15. ^ (ASPA), Digital Communications Division (DCD), Assistant Secretary for Public Affairs (9 April 2015). "Providers & Facilities".{{cite web}}: CS1 maint: multiple names: authors list (link)
  16. ^ (ASPA), Digital Communications Division (DCD), Assistant Secretary for Public Affairs (3 March 2015). "Featured Topic Sites".{{cite web}}: CS1 maint: multiple names: authors list (link)
  17. ^ (ASPA), Digital Communications Division (DCD), Assistant Secretary for Public Affairs (26 February 2015). "Public Health & Safety".{{cite web}}: CS1 maint: multiple names: authors list (link)
  18. ^ "CDC - State and Territorial Health Departments - STLT Gateway". 6 December 2021.
  19. ^ (ASFR), Division of Grants, Office of Grants and Acquisition Policy and Accountability (OGAPA), Assistant Secretary for Financial Resources (30 December 2014). "Grants". {{cite web}}: |first= has generic name (help)CS1 maint: multiple names: authors list (link)
  20. ^ https://www.hhs.gov/sites/default/files/grants/grants/policies-regulations/hhsgps107.pdf [bare URL PDF]
  21. ^ (ASFR), Office of Grants and Acquisition Policy and Accountability (OGAPA), Assistant Secretary for Financial Resources (29 April 2015). "Lobbying Restrictions on Grant Recipients". {{cite web}}: |first= has generic name (help)CS1 maint: multiple names: authors list (link)
  22. ^ "NIH Grants Policy Statement" (PDF). National Institutes of Health. December 2021. Retrieved 5 September 2022. [page needed]
  23. ^ a b https://www.psc.gov/docs/default-source/acquisition/federal-contracting-highlights-aligned_wmilestonesprocessflow_v6.pdf [bare URL PDF]
  24. ^ Virginia Department of Health. Go to Virginia Department of Health. http://www.vdh.virginia.gov/three-rivers/history/. Accessed 17 September 2017.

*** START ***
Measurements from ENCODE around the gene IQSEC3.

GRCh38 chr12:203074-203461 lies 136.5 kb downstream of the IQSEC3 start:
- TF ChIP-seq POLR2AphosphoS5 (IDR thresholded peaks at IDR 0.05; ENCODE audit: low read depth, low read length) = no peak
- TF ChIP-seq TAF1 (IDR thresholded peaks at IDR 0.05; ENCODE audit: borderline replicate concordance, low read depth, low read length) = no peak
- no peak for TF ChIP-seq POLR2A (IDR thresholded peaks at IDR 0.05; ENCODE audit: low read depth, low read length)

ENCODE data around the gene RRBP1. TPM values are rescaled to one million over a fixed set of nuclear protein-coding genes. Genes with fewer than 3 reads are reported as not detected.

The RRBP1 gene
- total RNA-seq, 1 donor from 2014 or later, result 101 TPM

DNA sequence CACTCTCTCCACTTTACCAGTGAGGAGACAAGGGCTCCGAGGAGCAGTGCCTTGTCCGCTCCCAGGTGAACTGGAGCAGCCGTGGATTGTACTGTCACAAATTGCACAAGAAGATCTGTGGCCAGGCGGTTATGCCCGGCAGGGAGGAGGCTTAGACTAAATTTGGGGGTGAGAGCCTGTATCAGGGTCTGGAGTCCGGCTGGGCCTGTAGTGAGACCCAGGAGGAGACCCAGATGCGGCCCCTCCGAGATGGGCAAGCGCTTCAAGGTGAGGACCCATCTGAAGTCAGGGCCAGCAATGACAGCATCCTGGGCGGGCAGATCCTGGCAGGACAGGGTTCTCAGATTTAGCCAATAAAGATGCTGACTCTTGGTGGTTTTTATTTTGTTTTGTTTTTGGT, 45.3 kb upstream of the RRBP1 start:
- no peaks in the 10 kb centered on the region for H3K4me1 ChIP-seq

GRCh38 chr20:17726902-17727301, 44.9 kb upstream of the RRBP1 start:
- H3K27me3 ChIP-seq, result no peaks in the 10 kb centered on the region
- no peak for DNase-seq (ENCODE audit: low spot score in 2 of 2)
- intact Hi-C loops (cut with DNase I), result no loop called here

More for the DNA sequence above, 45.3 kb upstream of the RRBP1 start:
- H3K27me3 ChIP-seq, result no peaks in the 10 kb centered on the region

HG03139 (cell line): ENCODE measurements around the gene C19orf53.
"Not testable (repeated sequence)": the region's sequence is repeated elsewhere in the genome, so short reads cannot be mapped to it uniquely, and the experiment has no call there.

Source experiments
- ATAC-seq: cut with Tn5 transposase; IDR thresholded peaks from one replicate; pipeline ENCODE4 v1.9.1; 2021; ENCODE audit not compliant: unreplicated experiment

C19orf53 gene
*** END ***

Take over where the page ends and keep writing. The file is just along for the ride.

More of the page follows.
25. ^ "About The Baltimore City Health Department". Baltimore City Health Department. 25 April 2014. Retrieved 20 December 2023.
  26. ^ Agency History. Philadelphia Department of Public Health. http://www.phila.gov/phils/docs/inventor/graphics/agencies/A080.htm. Published 24 April 2000. Accessed 17 September 2017.
  27. ^ Our History. Boston Public Health Commission. http://www.bphc.org/aboutus/our-history/Pages/our-history.aspx. Accessed 17 September 2017.
  28. ^ History. Louisiana State Board of Medical Examiners. http://www.lsbme.la.gov/content/history. Published 2014. Accessed 17 September 2017.
  29. ^ Everard W. New Orleans Health Department Records, City Archives. New Orleans Public Library. http://nutrias.org/inv/health.htm. Published 10 December 2001. Accessed 17 September 2017.
  30. ^ State Board of Health of Massachusetts : a brief history of its organization and its work, 1869-1912 : material compiled mainly from the reports of the Board. Columbia University Libraries. Boston : Wright & Potter. 1912.{{cite book}}: CS1 maint: others (link)
  31. ^ Michael, Jerrold M (2011). "The National Board of Health: 1879–1883". Public Health Reports. 126 (1): 123–129. doi:10.1177/003335491112600117. PMC 3001811. PMID 21337938.
  32. ^ "Laws & Regulations". www.hhs.gov. 31 March 2021. Retrieved 20 December 2023.
  33. ^ State Health Departments. Healthfinder.gov. https://healthfinder.gov/FindServices/SearchContext.aspx?show=1&topic=820. Published 17 September 2017. Accessed 17 September 2017.
  34. ^ Association of State and Territorial Health Officials (ASTHO). Research. State and Local Public Health Relationships. Published May 2012. Accessed 17 September 2017.
  35. ^ "San Francisco Department of Public Health". www.sfdph.org. Retrieved 17 April 2018.
  36. ^ "Home Page: Public Health Division - City of Berkeley, CA". www.cityofberkeley.info. Retrieved 29 April 2020.
  37. ^ "Health". www.longbeach.gov. Retrieved 17 April 2018.
  38. ^ "Public Health Department". ww5.cityofpasadena.net. Retrieved 17 April 2018.

External links edit